Right now, if a cop thinks you're drunk and driving and you refuse a breathalyzer test, you can be charged and convicted with impaired driving.

    The line has already been crossed. We, as a society, have decided that the problem of drunk driving is severe enough that we would reverse the onus of proof.

    Now, I'm saying we should do the same to protect road users. The burden of protection and the onus of proof should be placed on the less vulnerable road users. (and, by the way, this is exactly how the law works on our waterways).

    You Can Kill Anyone with Your Car, as Long as You Don't Really Mean It | VICE United States

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    [QUOTE=sputnikcdn;11275490]I'm not sure what your point is. What line?

    "a tragic incident caused more often than not by inadvertence."

    NO! HELL, NO! We are responsible for what happens to our vehicles. The law reflects this, but the justice system does not. Now, we call this "temporary negligence" an "accident", pity the poor driver who must live with the consequences, bury the victims and then move on. Unacceptable...

    It really is hard to accept the word inadventure, mishap, accident or misadventure applies in this case. Very few accidents are anything less than negligence. The tornado that ripped through Angus is inadventure or accidental if you wish, but driving into the back of a cyclist no. It was either negligence on the part of the driver, or the cyclist. I know there is an investigation going on with over a 100 pages of report from the reconstruction team with OPP and the case will likely be referred to the crown in a couple of months for a decision whether or not to press charges, but this is not an accident.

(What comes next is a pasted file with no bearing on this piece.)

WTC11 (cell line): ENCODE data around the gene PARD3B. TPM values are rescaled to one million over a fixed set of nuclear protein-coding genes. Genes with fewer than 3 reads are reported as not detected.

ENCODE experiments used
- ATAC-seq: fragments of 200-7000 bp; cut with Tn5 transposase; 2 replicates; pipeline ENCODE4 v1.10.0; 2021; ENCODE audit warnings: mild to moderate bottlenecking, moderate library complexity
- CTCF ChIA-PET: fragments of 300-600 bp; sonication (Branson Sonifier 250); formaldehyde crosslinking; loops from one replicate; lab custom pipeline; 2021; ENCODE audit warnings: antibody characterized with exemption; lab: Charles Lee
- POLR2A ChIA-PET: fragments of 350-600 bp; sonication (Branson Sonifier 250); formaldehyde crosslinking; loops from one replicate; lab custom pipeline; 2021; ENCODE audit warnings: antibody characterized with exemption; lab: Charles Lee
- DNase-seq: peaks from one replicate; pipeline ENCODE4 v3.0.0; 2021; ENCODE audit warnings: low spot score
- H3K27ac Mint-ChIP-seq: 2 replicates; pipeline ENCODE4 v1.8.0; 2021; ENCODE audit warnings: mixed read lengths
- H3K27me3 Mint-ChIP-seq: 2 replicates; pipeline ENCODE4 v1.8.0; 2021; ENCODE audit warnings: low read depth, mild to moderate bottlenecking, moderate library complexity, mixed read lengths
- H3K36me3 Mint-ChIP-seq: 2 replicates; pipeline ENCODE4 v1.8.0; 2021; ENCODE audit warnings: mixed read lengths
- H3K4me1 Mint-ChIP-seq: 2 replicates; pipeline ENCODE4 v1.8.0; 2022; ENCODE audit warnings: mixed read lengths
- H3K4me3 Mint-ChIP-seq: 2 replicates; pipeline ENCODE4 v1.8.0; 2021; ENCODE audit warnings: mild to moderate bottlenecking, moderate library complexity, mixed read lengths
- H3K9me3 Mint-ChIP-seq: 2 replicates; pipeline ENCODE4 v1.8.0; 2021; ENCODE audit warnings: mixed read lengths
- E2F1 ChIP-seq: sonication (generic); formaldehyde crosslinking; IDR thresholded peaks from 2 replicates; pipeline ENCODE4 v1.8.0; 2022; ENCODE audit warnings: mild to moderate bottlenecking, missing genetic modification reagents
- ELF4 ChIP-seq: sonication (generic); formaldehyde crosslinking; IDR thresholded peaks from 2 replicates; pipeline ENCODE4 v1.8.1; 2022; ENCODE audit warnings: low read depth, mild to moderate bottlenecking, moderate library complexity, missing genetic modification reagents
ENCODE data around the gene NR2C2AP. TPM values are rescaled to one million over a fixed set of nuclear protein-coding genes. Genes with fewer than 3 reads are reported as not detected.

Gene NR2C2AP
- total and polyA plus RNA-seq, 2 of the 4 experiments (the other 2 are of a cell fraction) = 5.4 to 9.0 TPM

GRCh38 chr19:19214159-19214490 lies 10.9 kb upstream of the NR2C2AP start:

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    No charges in deaths of 3 Que. cyclists - Montreal - CBC News

    Again, broad daylight, 3 killed, 3 more injured (meaning at least 3 witnesses), no charges...

    I could go on and on...

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    Quote Originally Posted by secret agent View Post
    A weapon is some kind of instrument intrinsically designed to cause harm and a car is not that. Using that language is not only incorrect,
    Weapon - Wikipedia, the free encyclopedia

    Actually you are partially correct. However any device can be used as a weapon against another human. While it is easy to focus on guns and bows with arrows as weapons. Reality is that one can use a knife, a baseball bat, or even a car as a weapon to harm others. You don't see people using the argument that a baseball bat was not intrinsically designed to hurt others as a excuse to not call it a weapon when a husband nearly kills his wife with it.

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    it is hard to believe that there is insufficient evidence to prove that the driver was not driving with due care in this case. He had to see the cyclist if the weather was clear. How would they decide if I drove into the back of a Police on a bicycle here in Hamilton and killed him, witness or no witness.

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    Quote Originally Posted by ol-crank View Post
    it is hard to believe that there is insufficient evidence to prove that the driver was not driving with due care in this case. He had to see the cyclist if the weather was clear. How would they decide if I drove into the back of a Police on a bicycle here in Hamilton and killed him, witness or no witness.
    How do you know for certain (meaning certain enough to send someone to jail) that the cyclist didn't drift or swerve into the path of the oncoming car suddenly for any number of possible reasons that we're not aware of? I mean swerve or drift by as much or more than the 3' standard for clearance by an overtaking car? You can't tell me that cyclists don't sometimes swerve or drift by more than 3', because I have seen it many many times, and I've done it myself for various reasons both intentional and unintentional, although fortunately never causing an accident so far and the vast majority of times occurring when there isn't a vehicle overtaking me.